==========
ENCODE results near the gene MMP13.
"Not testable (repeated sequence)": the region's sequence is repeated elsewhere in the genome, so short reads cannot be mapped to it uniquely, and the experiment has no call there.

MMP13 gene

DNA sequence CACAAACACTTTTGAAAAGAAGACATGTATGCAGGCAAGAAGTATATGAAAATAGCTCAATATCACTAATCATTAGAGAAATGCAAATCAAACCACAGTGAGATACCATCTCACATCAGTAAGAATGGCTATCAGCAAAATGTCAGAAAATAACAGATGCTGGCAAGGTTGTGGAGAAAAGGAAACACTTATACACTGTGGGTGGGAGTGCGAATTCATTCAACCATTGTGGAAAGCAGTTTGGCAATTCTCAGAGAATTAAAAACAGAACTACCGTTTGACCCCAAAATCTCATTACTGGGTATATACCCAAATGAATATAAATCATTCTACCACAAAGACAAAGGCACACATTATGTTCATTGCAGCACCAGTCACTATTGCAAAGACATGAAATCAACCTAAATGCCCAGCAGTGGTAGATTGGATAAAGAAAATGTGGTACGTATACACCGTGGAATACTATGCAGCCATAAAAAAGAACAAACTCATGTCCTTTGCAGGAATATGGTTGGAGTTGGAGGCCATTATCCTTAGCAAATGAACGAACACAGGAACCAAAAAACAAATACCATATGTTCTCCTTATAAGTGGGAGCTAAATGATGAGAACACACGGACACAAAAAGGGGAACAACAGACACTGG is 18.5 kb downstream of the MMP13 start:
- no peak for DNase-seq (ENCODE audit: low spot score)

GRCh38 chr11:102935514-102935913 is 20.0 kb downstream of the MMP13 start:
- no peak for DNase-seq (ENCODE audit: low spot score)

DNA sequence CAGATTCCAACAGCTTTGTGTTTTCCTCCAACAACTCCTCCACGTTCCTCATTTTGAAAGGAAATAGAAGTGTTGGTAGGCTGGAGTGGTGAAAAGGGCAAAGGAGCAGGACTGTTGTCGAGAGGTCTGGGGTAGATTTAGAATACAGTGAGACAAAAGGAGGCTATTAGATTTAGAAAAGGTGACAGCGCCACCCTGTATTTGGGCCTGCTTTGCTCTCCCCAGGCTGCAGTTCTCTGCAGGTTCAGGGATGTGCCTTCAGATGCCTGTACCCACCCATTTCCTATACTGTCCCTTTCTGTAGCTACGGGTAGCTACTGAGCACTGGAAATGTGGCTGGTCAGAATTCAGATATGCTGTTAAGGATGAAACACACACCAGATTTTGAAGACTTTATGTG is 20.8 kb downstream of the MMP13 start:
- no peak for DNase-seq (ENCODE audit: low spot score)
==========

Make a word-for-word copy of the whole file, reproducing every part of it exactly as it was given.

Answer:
ENCODE results near the gene MMP13.
"Not testable (repeated sequence)": the region's sequence is repeated elsewhere in the genome, so short reads cannot be mapped to it uniquely, and the experiment has no call there.

MMP13 gene

DNA sequence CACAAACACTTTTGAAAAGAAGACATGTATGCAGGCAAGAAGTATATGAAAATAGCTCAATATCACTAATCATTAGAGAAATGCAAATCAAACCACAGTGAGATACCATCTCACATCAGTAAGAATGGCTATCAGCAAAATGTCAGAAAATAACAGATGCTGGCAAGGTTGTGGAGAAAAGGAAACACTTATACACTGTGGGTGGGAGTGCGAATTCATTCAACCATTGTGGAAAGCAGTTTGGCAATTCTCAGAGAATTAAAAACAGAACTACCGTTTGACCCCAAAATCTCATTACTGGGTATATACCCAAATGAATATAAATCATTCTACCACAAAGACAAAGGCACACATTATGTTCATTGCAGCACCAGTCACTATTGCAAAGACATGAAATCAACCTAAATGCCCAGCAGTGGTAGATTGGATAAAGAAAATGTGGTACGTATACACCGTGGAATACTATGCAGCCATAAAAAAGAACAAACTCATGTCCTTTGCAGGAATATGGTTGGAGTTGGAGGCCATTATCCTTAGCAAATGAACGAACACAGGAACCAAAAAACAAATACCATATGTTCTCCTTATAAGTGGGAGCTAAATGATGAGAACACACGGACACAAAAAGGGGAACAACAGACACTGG is 18.5 kb downstream of the MMP13 start:
- no peak for DNase-seq (ENCODE audit: low spot score)

GRCh38 chr11:102935514-102935913 is 20.0 kb downstream of the MMP13 start:
- no peak for DNase-seq (ENCODE audit: low spot score)

DNA sequence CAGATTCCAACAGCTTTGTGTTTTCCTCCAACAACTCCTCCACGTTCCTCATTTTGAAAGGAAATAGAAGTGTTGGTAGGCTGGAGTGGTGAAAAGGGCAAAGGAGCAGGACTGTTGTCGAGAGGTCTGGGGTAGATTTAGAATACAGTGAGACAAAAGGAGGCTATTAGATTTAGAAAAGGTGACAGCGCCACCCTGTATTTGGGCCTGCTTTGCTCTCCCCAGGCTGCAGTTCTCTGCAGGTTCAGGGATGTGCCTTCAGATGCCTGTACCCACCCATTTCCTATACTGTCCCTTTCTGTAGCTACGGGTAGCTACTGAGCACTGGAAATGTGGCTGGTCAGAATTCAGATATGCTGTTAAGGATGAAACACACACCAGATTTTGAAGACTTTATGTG is 20.8 kb downstream of the MMP13 start:
- no peak for DNase-seq (ENCODE audit: low spot score)